vannia chicken coops in which,mi- I
grant tomato pickers must live
with their families. Some of the
6
FLORIDA FARM FOLK CRAMM
ED IN PENNY. HENCOOPS MAY
HAVE TO ocrr FARM BEFORE
TRIAL OF EMPLOYER CHARG
ED WITH DEATH OF TWO
MIGRANT WORKERS
Quakertown. Pa.—When the trial
of E. O. Mastin .tomato farm own
er, her*" in wohse barn two migrant
workers were burned to death last
August 17. begins next month, the
tomato harvest will be over and
most of the impoverished farm
hands which he imported from
Florida will have moved away in
order to continue to make a living.
XAACP lawyers said this week.
With these witnesses gone chances
for a conviction lessen.
At a coroner’s hearing at Quak
ertown on August 27 the coroner’s
jury held Mastin responsible for
the deaths of Willis Cooper and
I Mrs. Odell May. Cooper and Mrs.
coops, the largest of which is a
bout seven feet square and five
feet high, -are housing families
with as many as five members.
I
May were trapped in a crowd ?d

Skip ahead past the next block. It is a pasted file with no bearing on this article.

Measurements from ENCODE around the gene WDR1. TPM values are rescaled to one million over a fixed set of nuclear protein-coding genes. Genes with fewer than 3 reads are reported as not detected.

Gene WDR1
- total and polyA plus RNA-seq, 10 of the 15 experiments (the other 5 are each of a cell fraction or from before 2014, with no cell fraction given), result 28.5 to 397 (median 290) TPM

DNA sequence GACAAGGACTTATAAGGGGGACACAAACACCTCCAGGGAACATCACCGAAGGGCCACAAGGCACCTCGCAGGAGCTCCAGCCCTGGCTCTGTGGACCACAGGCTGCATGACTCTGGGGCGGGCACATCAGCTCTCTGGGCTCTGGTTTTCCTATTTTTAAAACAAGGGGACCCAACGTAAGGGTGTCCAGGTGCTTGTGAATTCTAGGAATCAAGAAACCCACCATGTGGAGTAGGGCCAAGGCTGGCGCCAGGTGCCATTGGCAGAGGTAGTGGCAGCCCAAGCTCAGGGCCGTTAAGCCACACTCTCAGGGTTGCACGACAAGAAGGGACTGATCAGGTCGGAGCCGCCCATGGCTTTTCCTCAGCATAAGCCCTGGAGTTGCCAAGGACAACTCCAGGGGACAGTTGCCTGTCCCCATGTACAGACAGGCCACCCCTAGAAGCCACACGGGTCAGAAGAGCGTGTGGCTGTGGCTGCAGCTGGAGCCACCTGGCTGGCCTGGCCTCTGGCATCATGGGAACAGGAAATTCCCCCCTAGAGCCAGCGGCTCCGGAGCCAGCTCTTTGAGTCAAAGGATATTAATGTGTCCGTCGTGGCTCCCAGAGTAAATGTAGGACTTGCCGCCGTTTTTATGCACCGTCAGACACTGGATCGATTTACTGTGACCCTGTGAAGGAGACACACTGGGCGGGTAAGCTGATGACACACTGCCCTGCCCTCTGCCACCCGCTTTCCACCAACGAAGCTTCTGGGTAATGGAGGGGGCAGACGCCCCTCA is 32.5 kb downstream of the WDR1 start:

barn in which several families liv
ed on the Mastin farm. There
were no fire escapes and only one
exit.
A. ^investigation of the case by *
John Grantham, president of the
Lehigh Valley branch NAACP here
had revealed that the workers on
the Mastin farm lives almost in
the state of peonage.
Most of these workers, who were
brought here from Florido to pick
tomatoes which are sold to the
government through the Campbell
Soup Company, are housed with
their families in tiny chicken coops
filthy and unfit for human habit
aton. Although dissatisfied with
living conditions, the workers
claim they have been unable to
earn enough money to leave the
farm.
###»########»#####»#######»#####»
I TEXT OF SERMON OF ST. PHILIP’S CHURCH ON
THEIR GOLDEN JUBILEE OF THE CONSECRATION AND THE
65th ANNIVERSARY OF THE FOUNDING OF THE PARISH, DE
% LIVERED BY THE REV. FR. S. J. MARTIN.
Honor Memory of The Late
Father John A. Williams
SERMON PREACHED (
in
St. Philip’s Church, Omaha,
on the
Golden Jubilee
of the
Consecration
and the
Sixty-Fifth Anniversary
of the
Founding of the Parish
by
The Rev. Fr. S. J. Martin,
Rector of
St. Edmund's Church, Chicago
12th Sunday After Trinity
“ANNIVERSARY SERMIN”
We come this morning to cele
brate a very solemn and pleasant
occasion.. Solemn because we are
mindful that we are in the pres
ence of God and have been charg
I ed with responsibilities—pleasant
because not withstanding our short
comings God has been gracious
unto us. I have been thinking of
one of the most important inci
dents in the life of the Blessed
Mother. It was a day of great
celebration, a day of remembrance,
a day o fthanksgiving. Wwhen
ever a child was born to a Jewish